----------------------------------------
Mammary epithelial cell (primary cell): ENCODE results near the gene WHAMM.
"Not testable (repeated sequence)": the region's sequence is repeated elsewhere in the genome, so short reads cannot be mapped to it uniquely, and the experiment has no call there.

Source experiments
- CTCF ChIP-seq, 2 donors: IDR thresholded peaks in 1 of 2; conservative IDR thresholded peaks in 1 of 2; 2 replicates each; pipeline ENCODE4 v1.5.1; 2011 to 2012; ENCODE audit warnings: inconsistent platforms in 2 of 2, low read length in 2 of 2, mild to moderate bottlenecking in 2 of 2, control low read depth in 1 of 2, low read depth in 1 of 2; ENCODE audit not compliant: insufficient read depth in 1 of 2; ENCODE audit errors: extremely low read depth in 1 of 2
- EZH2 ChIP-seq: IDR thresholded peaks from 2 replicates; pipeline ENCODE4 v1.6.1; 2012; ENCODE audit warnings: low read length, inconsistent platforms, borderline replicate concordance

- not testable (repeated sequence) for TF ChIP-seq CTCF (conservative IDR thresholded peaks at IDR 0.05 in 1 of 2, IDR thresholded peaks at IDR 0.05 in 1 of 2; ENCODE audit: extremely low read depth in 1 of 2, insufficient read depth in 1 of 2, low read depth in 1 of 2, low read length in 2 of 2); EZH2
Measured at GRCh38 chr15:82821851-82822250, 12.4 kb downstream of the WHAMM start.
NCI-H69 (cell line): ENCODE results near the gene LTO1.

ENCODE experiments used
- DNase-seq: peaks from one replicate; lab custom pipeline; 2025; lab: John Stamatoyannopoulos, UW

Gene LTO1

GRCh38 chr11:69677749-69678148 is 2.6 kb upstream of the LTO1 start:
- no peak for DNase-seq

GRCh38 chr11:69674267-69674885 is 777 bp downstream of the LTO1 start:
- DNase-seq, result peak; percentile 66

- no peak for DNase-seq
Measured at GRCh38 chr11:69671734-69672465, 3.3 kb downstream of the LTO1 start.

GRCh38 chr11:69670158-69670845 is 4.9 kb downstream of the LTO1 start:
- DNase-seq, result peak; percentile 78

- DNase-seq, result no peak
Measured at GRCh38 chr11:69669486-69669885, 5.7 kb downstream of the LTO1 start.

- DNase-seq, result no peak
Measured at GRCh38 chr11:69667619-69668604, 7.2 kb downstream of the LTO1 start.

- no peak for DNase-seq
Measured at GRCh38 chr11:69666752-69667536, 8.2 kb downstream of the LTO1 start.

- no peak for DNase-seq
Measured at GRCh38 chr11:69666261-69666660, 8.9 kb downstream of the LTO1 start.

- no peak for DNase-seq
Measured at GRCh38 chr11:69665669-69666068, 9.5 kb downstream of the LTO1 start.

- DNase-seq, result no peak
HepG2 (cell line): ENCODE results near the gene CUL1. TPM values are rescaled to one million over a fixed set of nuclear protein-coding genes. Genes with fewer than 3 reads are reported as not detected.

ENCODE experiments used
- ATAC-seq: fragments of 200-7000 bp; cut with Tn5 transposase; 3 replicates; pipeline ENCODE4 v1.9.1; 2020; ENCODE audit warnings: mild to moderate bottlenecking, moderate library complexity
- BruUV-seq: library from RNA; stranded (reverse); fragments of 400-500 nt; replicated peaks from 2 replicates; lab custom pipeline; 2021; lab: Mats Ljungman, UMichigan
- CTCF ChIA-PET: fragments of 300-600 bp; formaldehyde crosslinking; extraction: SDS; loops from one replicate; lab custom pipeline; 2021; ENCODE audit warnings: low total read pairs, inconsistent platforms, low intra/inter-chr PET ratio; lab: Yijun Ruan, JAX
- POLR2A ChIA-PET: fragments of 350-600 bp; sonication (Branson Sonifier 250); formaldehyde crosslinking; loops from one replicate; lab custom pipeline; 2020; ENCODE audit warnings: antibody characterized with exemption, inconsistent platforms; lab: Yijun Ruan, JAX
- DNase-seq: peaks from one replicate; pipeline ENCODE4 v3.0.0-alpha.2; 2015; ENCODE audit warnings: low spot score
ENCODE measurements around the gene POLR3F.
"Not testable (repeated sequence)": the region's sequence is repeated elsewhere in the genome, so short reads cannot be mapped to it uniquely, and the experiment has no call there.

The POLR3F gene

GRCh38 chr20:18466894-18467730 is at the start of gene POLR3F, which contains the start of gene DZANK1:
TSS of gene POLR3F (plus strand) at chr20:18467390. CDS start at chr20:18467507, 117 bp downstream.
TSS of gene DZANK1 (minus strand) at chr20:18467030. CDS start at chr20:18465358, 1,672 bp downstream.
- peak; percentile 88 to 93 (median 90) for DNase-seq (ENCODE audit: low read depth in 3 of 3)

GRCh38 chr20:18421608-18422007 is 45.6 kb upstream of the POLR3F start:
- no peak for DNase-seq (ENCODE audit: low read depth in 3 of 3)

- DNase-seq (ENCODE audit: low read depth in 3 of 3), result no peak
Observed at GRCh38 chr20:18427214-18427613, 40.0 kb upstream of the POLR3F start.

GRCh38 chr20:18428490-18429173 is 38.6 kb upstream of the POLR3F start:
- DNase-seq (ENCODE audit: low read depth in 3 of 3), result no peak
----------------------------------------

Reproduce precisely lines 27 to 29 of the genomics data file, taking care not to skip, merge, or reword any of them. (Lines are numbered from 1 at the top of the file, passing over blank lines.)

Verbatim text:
Measured at GRCh38 chr11:69666261-69666660, 8.9 kb downstream of the LTO1 start.

- no peak for DNase-seq
Measured at GRCh38 chr11:69665669-69666068, 9.5 kb downstream of the LTO1 start.